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Handling Dead Letter Queue(DLQ) using Azure Functions

, January 31, 2019 9129 Views

Microsoft Azure Service Bus is a secure platform for transferring the messages across various platforms and applications. This is a reliable service for asynchronous data transfer using messages. Queues are one among the data structures used while transmitting the data across the cloud. Messages are stored in the queue until processed at the receiver’s end.

In this blog, I am discussing the concept of reading the messages from the “Dead Letter Queues”. Now, what is a “Dead Letter Queues”?? It is a queue where all the undelivered messages in the Active Queue, are moved to. What could be the reason for such undelivered messages? – This could be due to various reasons like exceeding MaxDeliveryCount, exceeding TimeToLive, errors while processing subscription rules, Dead-lettering in ForwardTo or SendVia scenarios like: Message passes through more than 4 queues or topics that are chained together, The destination queue or topic is disabled or deleted etc.

For more details please refer:
https://docs.microsoft.com/en-us/azure/service-bus-messaging/service-bus-dead-letter-queues

These Dead Letter Queue messages can be read and managed either using the Azure Functions or the Logic Apps. Basically, you connect to your Dead Letter Queue in exactly the same way as your normal queue, but you need to concatenate “/$DeadLetterQueue” to the queue name. For example: “myQueue/$DeadLetterQueue”

Below are the ways to read the messages from the DLQ using the Azure Functions:

1) Using Code

In the below example, we are reading the messages from the DLQ at a regular time interval and are resending the messages to the Active Queue.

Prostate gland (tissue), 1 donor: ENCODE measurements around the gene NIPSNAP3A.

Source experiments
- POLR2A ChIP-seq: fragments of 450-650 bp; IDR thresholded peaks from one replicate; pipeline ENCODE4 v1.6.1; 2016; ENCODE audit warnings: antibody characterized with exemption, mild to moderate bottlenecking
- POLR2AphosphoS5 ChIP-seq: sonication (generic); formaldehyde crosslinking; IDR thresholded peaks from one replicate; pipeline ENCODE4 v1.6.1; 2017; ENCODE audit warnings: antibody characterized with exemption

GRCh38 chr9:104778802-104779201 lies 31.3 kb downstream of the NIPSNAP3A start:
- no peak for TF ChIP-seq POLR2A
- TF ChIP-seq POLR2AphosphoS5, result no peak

The comments in the below code will help you to understand the entire process aptly.

[FunctionName("Function2")]

public static async Task Run([TimerTrigger("0 */2 * * * *")]TimerInfo myTimer, TraceWriter log)
{
log.Info($"C# Timer trigger function executed at: {DateTime.Now}");
string queueName = "Name of the Active Queue";
try
{
//Create a MessageFactory object to access the service bus where the messages are transferred
MessagingFactory messageFactory = MessagingFactory.CreateFromConnectionString("Endpoint=Provide the end point url of the Service Bus; SharedAccessKeyName=NAME; SharedAccessKey=KEY");

/*Create a receiver object that will receive the messages from the DLQ with PeekLock as the receiver mode. So that, the message will be locked till we resend the message to the Active Queue and execute the ‘Complete’ action of the BrokeredMessage object.*/
MessageReceiver deadletterReceiver = await         messageFactory.CreateMessageReceiverAsync(QueueClient.FormatDeadLetterPath(queueName), ReceiveMode.PeekLock);

//Create a sender object that will send the messages received from the DLQ to the Active queue
MessageSender sender = await messageFactory.CreateMessageSenderAsync(queueName);
log.Info($"message");

//Read the messages received by the receiver
BrokeredMessage deadLetter = await deadletterReceiver.ReceiveAsync(TimeSpan.Zero);
if (deadLetter != null)
{
log.Info($"reason: " + deadLetter.Properties["DeadLetterReason"]);

/*Create a new message with the same content as read above from the body of the DLQ message*/
BrokeredMessage newMessage = new BrokeredMessage(deadLetter.GetBody<Stream>())
{
ContentType = deadLetter.ContentType,
CorrelationId = deadLetter.CorrelationId
};

//Send the message to the Active Queue
await sender.SendAsync(newMessage);
await deadLetter.CompleteAsync(); //Unlock the message and remove it from the DLQ
}
}
catch (Exception ex)
{
log.Info($"Exception: {ex}");
}
}

2) Using Trigger:

The other way of reading the Dead Letter Queue messages is by creating the Azure Function Trigger in the Azure portal. In the Function, provide the name of the DLQ as “QueueName/$DeadLetterQueue” as shown in the below image.